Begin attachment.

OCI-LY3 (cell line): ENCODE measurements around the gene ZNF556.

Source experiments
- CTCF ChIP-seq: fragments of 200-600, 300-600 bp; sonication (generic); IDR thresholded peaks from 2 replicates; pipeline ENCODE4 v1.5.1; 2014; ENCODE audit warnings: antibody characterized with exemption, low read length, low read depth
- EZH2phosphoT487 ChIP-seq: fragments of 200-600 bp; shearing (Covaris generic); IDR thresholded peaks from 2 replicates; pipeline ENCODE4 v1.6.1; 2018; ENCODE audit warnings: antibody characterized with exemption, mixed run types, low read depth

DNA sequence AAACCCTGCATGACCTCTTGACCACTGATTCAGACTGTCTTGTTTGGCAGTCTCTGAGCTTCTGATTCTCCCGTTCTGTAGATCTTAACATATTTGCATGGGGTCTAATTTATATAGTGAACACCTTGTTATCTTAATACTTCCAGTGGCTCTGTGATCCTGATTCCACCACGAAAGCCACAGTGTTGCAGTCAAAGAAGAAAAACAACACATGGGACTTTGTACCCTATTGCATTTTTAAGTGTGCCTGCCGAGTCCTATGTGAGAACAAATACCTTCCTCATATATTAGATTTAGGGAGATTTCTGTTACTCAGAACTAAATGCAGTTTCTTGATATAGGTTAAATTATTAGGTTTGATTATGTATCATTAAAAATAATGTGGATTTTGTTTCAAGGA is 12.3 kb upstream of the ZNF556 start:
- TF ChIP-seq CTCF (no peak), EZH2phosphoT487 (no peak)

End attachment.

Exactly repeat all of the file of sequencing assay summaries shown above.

OCI-LY3 (cell line): ENCODE measurements around the gene ZNF556.

Source experiments
- CTCF ChIP-seq: fragments of 200-600, 300-600 bp; sonication (generic); IDR thresholded peaks from 2 replicates; pipeline ENCODE4 v1.5.1; 2014; ENCODE audit warnings: antibody characterized with exemption, low read length, low read depth
- EZH2phosphoT487 ChIP-seq: fragments of 200-600 bp; shearing (Covaris generic); IDR thresholded peaks from 2 replicates; pipeline ENCODE4 v1.6.1; 2018; ENCODE audit warnings: antibody characterized with exemption, mixed run types, low read depth

DNA sequence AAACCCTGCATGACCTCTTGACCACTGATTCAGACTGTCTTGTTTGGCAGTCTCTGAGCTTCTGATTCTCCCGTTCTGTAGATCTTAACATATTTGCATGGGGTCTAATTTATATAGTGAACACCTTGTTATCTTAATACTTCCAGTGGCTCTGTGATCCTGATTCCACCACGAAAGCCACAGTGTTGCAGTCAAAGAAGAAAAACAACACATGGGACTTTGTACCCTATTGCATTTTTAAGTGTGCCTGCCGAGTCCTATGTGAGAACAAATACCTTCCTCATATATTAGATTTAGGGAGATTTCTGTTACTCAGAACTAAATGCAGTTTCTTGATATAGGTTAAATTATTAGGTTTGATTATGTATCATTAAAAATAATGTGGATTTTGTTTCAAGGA is 12.3 kb upstream of the ZNF556 start:
- TF ChIP-seq CTCF (no peak), EZH2phosphoT487 (no peak)